.- Authorities will open two tombs in a cemetery on Vatican property Thursday in order to perform testing in connection with the unsolved disappearance of Emanuela Orlandi in June 1983.
Orlandi was the daughter of an envoy of the Prefecture of the Pontifical House and a citizen of Vatican City State. Her disappearance has been the subject of international intrigue, including suspicion about the Vatican’s role, since it occurred. After multiple investigations, Orlandi’s case was closed in 2016.
The exhumation of the tombs in the cemetery of the Teutonic College, located on Vatican extra-territorial property adjacent to Vatican City State, was authorized after a request by Orlandi’s family.
According to Italian newspaper Il Messaggero, the mother and brother of Orlandi requested the tombs be opened after receiving an anonymous message claiming the graves near a large statue of a pointing angel could contain clues to the 15-year-old girl’s disappearance.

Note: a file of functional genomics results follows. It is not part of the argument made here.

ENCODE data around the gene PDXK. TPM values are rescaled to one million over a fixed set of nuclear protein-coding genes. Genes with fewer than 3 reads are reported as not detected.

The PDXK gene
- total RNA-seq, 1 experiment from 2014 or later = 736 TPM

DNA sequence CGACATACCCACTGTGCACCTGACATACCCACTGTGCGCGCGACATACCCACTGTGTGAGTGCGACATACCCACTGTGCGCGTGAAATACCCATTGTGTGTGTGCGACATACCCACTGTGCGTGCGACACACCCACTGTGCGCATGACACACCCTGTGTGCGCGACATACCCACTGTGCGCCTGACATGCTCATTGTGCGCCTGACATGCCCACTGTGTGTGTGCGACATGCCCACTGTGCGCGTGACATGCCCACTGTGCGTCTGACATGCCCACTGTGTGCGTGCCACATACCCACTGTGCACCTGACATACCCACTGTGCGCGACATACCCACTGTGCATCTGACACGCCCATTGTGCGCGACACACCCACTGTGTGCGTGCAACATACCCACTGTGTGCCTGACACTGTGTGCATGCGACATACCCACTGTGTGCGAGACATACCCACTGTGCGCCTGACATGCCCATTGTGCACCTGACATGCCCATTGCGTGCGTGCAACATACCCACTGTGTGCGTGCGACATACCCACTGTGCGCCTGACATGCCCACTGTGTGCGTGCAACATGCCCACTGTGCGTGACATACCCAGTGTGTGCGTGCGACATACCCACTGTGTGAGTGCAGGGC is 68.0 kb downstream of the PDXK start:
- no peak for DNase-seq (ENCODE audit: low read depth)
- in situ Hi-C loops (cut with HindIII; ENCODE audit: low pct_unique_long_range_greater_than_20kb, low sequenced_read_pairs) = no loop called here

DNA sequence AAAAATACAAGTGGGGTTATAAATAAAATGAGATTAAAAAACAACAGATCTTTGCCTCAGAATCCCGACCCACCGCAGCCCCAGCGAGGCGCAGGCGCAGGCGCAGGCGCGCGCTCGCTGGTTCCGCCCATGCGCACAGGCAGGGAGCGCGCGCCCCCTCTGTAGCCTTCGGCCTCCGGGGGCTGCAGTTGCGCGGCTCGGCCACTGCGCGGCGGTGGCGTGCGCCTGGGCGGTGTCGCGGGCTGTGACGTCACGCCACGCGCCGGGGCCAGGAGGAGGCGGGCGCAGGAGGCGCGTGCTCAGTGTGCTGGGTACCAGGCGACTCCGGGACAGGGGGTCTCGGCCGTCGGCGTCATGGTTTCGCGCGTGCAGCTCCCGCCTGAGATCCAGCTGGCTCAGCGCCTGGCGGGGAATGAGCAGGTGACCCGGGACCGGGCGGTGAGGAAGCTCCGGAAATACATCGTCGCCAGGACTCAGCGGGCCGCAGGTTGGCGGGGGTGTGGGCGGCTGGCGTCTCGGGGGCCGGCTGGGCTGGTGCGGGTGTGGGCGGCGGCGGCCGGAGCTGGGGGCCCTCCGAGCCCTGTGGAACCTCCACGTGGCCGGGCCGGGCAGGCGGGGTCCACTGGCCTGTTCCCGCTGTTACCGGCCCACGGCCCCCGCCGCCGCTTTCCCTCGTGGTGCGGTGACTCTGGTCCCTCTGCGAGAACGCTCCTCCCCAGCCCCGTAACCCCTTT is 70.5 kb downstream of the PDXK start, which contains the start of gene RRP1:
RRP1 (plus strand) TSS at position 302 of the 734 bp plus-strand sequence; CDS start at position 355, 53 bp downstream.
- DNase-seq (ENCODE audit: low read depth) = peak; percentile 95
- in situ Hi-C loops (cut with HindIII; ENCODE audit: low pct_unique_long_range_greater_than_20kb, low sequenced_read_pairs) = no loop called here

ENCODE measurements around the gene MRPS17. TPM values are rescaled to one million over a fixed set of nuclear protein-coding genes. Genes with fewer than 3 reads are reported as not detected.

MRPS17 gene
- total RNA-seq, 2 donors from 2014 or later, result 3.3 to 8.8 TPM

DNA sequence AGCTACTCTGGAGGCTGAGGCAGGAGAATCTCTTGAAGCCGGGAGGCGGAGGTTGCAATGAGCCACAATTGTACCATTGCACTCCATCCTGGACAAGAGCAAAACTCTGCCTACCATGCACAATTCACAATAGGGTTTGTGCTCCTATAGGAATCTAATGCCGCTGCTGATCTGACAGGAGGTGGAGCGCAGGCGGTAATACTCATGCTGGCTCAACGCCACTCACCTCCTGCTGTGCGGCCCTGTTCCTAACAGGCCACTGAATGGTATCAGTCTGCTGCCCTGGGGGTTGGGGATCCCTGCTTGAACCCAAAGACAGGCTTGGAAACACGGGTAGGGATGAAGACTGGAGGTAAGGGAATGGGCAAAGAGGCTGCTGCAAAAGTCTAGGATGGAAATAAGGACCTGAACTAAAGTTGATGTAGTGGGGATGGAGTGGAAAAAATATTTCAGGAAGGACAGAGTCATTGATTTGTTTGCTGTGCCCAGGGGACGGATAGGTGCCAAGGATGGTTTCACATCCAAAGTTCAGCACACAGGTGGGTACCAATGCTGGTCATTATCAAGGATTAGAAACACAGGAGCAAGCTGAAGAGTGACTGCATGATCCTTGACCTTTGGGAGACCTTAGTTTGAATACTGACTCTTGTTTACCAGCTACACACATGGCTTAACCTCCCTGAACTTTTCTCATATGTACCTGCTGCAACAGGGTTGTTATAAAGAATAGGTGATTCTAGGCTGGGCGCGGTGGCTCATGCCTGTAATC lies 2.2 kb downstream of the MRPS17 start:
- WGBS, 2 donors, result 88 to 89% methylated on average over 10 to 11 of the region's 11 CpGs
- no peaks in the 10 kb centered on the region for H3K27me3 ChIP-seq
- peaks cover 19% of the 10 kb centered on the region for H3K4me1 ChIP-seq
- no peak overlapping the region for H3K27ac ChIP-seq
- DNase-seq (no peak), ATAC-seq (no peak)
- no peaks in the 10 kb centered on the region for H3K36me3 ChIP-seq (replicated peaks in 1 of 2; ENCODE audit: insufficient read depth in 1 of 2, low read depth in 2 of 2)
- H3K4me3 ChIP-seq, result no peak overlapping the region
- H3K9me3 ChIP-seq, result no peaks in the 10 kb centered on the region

Interim director of the Holy See press office, Alessandro Gisotti, stated last week the exhumation will take place July 11 in the presence of the case’s lawyers and Orlandi’s relatives and the relatives of the people buried in the graves concerned.
The opening of the tombs will be overseen by a forensic anthropologist and by the Vatican gendarmerie. Gisotti said that as the Vatican has no jurisdiction over the investigation of Orlandi’s case, the exhumation and forensic and DNA testing will be performed only in order to determine if Orlandi’s body was buried on Vatican property.
Speculation about Orlandi’s disappearance reignited last October when human bone fragments were discovered during the renovation of a building connected to the Holy See’s nunciature in Rome, though DNA testing found the remains to be from a male who died sometime between the 1st and 3rd centuries.
The tombs to be opened are those of Princess Sophie von Hohenlohe, who died in 1836, and Princess Carlotta Federica of Mecklenburg, who died in 1840.